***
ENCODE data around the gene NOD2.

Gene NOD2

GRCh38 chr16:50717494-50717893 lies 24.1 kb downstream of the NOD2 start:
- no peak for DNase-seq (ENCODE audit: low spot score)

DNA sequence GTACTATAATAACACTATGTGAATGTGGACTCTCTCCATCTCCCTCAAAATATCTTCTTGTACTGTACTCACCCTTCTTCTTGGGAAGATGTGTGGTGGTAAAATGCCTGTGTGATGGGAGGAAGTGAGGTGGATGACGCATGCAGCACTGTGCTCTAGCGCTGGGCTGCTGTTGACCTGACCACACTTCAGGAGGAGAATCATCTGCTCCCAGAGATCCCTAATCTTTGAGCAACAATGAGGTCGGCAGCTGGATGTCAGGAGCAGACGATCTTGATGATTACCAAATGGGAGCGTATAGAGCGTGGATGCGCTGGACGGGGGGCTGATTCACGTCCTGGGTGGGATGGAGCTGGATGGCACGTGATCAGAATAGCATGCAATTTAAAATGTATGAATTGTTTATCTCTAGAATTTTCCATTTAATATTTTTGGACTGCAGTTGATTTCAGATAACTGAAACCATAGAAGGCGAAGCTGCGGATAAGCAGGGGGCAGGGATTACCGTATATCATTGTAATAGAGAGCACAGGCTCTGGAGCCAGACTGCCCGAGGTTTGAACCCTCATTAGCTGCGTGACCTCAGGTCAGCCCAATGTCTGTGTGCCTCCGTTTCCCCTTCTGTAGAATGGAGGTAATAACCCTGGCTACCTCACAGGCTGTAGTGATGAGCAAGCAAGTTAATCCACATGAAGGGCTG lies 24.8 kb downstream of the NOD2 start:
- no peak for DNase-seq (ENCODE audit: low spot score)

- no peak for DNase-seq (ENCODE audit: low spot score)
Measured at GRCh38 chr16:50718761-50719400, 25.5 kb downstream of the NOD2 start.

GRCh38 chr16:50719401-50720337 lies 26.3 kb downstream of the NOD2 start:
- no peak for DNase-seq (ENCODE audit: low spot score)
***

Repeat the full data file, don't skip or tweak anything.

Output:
ENCODE data around the gene NOD2.

Gene NOD2

GRCh38 chr16:50717494-50717893 lies 24.1 kb downstream of the NOD2 start:
- no peak for DNase-seq (ENCODE audit: low spot score)

DNA sequence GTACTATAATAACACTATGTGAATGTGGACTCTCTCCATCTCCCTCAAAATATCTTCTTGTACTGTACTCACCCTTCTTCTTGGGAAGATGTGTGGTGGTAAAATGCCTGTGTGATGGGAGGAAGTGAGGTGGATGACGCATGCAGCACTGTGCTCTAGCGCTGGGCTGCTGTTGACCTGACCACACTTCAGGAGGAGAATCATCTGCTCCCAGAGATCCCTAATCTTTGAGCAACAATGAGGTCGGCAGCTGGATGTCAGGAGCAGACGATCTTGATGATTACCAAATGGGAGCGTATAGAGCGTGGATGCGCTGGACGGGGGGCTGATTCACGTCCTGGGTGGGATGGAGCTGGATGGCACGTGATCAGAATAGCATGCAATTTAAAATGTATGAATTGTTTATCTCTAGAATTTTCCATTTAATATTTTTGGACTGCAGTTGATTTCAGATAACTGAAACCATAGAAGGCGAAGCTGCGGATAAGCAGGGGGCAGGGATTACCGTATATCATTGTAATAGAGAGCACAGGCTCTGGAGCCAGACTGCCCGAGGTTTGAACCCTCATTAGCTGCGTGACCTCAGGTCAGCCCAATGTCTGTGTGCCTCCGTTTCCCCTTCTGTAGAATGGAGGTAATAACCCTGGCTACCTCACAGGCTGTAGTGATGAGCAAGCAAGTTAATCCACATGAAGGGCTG lies 24.8 kb downstream of the NOD2 start:
- no peak for DNase-seq (ENCODE audit: low spot score)

- no peak for DNase-seq (ENCODE audit: low spot score)
Measured at GRCh38 chr16:50718761-50719400, 25.5 kb downstream of the NOD2 start.

GRCh38 chr16:50719401-50720337 lies 26.3 kb downstream of the NOD2 start:
- no peak for DNase-seq (ENCODE audit: low spot score)